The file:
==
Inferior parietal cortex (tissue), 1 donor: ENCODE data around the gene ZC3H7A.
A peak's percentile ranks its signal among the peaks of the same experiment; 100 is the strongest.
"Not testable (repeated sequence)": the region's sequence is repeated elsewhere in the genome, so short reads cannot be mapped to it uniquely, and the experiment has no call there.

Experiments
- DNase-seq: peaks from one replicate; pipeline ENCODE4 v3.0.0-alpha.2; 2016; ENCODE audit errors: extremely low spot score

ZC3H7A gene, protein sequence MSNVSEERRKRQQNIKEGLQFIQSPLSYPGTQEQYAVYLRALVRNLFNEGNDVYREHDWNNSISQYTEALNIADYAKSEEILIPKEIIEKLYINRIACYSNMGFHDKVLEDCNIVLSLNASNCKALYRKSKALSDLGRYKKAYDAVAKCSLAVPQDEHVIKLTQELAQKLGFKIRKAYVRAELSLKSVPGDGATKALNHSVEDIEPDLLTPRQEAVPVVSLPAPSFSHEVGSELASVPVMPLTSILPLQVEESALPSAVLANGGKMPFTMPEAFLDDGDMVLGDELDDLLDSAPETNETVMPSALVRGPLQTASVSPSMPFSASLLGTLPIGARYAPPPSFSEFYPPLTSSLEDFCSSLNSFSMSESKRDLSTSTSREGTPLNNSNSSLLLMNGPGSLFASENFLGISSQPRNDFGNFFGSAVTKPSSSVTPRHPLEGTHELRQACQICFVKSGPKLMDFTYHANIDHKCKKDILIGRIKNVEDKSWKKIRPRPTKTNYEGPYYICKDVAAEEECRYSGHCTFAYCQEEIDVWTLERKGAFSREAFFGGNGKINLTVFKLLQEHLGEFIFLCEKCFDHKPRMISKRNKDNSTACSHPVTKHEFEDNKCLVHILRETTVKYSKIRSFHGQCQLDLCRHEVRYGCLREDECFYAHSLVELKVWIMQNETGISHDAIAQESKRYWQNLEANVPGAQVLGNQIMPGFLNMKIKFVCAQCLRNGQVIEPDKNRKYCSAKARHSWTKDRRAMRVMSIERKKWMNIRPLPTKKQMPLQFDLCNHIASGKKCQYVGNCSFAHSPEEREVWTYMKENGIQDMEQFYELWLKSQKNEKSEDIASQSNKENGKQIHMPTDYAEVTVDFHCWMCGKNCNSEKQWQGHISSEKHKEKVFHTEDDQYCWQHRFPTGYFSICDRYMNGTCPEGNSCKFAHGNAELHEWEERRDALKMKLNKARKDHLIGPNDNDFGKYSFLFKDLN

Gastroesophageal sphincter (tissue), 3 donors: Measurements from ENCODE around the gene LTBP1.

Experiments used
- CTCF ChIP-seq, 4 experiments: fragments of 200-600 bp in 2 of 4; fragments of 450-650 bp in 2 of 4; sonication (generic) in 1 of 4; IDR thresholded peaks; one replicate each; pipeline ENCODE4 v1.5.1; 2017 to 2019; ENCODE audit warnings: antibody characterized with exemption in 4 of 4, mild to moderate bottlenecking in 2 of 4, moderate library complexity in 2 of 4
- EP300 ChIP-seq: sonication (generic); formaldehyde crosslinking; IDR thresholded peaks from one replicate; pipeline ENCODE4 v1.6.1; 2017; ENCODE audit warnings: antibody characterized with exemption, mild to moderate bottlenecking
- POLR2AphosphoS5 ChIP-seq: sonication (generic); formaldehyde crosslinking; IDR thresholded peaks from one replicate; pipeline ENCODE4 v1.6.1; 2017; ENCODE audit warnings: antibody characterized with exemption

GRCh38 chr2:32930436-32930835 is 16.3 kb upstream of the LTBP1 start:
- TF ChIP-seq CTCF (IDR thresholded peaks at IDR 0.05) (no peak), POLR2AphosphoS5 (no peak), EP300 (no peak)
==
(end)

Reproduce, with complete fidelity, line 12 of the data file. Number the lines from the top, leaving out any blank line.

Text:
GRCh38 chr2:32930436-32930835 is 16.3 kb upstream of the LTBP1 start: